Nicaragua is one of the most popular travel destinations in Central American, and it isn't hard to see why. There are ample things to see, do and experience here and to do it properly you will need a good few weeks. There are a good number of hostels in Nicaragua, public transport with the local buses is good, and you can get pretty well anywhere you want to go easily enough provided you have a little bit of Spanish.
Majority of the people in Nicaragua live in the western half of the country. From north to south you can stop off in León and go volcano boarding and explore the stunning architectures. There are some good beaches along this area, such as Poneloya, that have hostels you can stay at during your chilled out surf break. There's a huge number of hostels here ranging from good quality to poor quality and peaceful to party. Do your research before you book.
From León, if you have the time head northeast and go to Esteli and Matagalpa. Esteli has a lovely feel to it as a city and you can hire bicycles to get around. You can also take a day trip up to Somoto and go to the canyon.
Heading south you'll hit the capital city, Managua. This can be quite a dangerous town and it's not advised to spend too much time here unless you're flying in or out of somewhere. There are hostels in Managua that are quite good and many of them have excellent security.
Further south to this is the cool town of Granada. It has a huge selection of hostels, some very beautiful architecture, and other different museums that you can visit and check out. It should only take a day or two before moving on to Isla Ometepe which also has quite a few hostels.
Isla Ometepe is made of two volcanos that protrude up out of the lake. Volcan Concepciones and Volcan Maderas. You can hike both of them but you must have a guide. Maderas is through the jungle where as the larger of the two volcanoes, Concepciones, is very barren and should be started early to avoid hiking in the heat of the day. Around each of these volcanoes is a road that will take you on the bus to some of the smaller towns. You'll find hostels scattered along the way here. The lake scenery is stunning and the people are very friendly so take a couple of days to explore this amazing island.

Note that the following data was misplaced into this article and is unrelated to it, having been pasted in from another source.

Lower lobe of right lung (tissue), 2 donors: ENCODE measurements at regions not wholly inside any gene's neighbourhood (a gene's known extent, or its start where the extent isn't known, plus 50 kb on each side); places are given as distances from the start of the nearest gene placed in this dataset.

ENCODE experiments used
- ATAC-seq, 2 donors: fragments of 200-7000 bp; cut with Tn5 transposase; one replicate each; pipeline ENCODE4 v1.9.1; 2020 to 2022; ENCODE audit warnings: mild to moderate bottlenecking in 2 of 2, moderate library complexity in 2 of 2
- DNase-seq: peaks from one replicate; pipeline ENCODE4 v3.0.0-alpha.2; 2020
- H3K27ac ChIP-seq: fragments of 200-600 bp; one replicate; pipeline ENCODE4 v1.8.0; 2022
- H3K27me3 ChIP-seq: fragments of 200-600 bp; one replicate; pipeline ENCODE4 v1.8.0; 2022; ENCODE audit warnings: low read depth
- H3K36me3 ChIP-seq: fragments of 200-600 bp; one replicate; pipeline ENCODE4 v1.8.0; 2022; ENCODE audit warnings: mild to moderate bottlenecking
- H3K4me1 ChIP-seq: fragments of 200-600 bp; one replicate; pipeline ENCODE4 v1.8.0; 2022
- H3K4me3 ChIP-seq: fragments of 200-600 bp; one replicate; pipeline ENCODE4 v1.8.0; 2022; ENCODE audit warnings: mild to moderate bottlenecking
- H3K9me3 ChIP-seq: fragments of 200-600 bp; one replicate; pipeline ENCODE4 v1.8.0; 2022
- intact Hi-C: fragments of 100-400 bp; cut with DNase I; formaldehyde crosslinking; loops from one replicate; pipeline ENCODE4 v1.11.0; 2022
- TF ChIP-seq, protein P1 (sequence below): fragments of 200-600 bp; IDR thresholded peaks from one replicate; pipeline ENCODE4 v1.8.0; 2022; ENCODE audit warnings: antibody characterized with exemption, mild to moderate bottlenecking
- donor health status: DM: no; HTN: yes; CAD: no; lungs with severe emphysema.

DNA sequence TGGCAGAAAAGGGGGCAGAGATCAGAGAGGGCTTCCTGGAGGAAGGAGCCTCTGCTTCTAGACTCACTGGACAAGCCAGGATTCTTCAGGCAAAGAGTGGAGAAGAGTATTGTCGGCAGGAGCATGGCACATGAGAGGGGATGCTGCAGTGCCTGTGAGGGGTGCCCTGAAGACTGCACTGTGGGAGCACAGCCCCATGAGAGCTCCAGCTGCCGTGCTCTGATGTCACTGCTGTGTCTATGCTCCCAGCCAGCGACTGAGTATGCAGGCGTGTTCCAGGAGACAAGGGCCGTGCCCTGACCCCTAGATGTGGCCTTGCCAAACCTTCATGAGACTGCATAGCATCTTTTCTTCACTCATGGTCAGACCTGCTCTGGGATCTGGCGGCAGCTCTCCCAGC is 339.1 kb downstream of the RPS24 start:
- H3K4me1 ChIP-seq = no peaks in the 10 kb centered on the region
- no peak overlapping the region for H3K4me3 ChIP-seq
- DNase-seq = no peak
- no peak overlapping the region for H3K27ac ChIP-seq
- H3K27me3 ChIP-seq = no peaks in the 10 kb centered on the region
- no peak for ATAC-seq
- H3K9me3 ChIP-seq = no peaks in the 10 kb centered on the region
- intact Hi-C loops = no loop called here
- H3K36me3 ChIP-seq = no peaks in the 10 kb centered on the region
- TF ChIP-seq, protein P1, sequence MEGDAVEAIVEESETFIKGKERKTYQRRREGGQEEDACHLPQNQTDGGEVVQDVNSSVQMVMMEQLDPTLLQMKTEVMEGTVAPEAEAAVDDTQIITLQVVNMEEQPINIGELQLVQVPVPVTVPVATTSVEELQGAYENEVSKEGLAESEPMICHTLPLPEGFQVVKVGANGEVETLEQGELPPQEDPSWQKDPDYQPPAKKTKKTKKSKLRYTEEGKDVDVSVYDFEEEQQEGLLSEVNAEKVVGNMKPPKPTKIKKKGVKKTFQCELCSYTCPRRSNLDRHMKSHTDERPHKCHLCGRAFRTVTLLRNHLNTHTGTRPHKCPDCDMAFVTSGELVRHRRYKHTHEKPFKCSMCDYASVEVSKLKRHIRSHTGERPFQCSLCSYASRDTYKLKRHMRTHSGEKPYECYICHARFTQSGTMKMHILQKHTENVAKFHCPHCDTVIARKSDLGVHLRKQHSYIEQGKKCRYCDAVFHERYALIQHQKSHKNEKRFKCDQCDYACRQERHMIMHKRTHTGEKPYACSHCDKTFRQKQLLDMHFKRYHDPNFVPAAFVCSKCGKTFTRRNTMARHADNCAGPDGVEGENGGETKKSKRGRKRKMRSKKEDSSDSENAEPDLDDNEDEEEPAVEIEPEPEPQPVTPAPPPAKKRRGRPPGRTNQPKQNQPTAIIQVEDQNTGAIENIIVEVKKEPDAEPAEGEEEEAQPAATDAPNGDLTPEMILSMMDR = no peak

San Juan Del Sur, near the Costa Rican border, is the most popular surf town in Nicaragua. The main stretch is filled with amazing restaurants and bars to chill in. There are ample hostels here and on Sunday's some of them join together to create an event known as Sunday Funday. It's a giant pool crawl from one massive pool to another in the area with alcohol and the hostels ferry you from one place to another in the back of a series of trucks. It's a load of fun and you should get involved. Do be careful not to be alone on the beach at night or anywhere in the town here as you will be a high target for muggers.
If you are up for a massive adventure, try Corn Island off the east coast of the mainland. You can take public transport for 12 to 24 hours from Managua over to Bluefields and catch the boat over with the locals or for those less adventurous, you can fly from Managua. If you have the time it is well worth the trip as Little Corn is a beautiful island.
Hi, I'm Globetrotter,
the Hostelz.com local expert for Nicaragua hostels. Welcome.
San Juan del Sur is wonderful for anyone who likes beaches, drinks, good people, and good food.
Granada is a great city!
Moyogalpa is the largest town on the Isla de Ometepe and also the main port where the boats dock in from San Jorge. From the docks, you walk up the main street and you will find many of the Moyogalpa hostels along or close to this stretch of road. The buses to other areas of the island also leave from a small way up …
I would like to share information regarding a restaurant, El Mexicano, which is a hidden gem for cheap and good quality food in Matagalpa. The owners are very friendly and the menu is excellent -- the tacos, nachos, and enchiladas are to die for. Go and enjoy some good food.
It's quiet, nothing much happens. People are very polite and you feel welcome. It's really a fishing village -- if you don't know what a fishing village is, come to Las Penitas. I love it here.